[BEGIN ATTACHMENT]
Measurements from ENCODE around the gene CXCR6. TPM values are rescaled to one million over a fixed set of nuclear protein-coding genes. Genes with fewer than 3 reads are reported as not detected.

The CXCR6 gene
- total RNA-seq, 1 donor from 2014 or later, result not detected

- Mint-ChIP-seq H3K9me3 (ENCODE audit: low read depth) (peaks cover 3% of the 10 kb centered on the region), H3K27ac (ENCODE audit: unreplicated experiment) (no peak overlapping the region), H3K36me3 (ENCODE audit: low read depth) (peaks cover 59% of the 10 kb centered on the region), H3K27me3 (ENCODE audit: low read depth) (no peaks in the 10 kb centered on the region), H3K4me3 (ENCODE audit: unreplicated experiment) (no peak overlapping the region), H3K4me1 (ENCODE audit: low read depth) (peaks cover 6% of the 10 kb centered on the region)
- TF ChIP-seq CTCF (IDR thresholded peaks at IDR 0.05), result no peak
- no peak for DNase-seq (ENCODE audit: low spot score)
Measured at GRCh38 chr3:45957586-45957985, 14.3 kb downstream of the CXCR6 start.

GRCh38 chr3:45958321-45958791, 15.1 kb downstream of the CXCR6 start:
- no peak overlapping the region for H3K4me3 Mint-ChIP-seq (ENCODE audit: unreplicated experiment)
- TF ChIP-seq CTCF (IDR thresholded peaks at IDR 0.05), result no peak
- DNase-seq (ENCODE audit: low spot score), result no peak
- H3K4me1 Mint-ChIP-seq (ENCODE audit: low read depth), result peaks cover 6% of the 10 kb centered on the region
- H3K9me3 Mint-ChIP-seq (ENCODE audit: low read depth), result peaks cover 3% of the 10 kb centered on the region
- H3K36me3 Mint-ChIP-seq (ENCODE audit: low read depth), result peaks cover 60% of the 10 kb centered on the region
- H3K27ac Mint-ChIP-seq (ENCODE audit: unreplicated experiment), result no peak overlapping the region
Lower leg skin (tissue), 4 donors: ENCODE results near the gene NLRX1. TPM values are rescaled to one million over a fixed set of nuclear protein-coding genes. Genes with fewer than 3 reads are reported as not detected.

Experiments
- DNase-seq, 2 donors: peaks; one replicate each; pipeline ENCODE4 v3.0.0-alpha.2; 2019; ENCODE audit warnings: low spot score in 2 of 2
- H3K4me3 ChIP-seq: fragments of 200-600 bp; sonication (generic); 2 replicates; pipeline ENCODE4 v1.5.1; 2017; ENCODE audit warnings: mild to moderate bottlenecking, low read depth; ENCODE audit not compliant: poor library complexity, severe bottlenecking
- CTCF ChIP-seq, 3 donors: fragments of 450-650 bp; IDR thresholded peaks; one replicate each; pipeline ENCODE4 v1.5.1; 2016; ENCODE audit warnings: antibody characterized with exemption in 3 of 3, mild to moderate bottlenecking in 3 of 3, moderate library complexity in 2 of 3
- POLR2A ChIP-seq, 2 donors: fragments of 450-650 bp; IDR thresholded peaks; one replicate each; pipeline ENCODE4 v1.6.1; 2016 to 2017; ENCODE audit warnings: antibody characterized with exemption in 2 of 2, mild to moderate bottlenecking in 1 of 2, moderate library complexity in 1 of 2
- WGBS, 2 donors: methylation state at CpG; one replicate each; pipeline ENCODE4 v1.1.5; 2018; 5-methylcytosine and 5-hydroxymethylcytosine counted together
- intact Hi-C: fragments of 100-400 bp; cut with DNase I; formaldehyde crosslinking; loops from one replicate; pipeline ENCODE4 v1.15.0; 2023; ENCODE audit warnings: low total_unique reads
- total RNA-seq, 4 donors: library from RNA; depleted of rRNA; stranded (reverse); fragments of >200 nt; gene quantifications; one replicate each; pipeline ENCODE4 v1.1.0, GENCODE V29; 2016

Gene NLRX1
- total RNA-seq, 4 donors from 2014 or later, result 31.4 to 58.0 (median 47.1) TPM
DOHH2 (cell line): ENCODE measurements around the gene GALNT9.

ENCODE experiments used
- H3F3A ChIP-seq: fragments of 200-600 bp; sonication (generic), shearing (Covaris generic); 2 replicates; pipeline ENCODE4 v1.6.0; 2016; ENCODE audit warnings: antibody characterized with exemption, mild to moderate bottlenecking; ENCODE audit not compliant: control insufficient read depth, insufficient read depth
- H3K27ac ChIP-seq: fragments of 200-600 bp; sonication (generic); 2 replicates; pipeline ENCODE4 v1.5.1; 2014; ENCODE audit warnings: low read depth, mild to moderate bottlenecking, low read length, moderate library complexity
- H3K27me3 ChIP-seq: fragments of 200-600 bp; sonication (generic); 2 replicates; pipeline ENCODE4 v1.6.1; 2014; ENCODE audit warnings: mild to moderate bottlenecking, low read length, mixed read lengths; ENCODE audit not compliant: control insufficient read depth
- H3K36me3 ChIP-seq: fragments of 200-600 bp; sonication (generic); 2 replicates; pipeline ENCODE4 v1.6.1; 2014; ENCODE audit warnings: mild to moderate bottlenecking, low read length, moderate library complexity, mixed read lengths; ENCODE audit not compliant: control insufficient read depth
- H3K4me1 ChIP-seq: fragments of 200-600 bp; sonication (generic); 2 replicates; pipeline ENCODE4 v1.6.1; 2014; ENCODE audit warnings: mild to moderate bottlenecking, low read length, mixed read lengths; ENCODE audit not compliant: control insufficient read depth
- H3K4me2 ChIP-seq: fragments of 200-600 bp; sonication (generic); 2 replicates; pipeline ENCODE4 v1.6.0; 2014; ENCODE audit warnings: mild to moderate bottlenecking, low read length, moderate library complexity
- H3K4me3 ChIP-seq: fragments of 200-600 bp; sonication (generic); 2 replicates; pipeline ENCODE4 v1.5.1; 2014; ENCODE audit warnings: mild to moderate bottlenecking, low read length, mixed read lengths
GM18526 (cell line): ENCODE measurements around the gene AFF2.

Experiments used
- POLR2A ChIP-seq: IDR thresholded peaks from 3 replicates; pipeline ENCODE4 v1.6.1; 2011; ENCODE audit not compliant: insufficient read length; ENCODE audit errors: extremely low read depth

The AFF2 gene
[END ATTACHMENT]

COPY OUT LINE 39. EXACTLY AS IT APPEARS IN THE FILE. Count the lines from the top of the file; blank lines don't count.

The AFF2 gene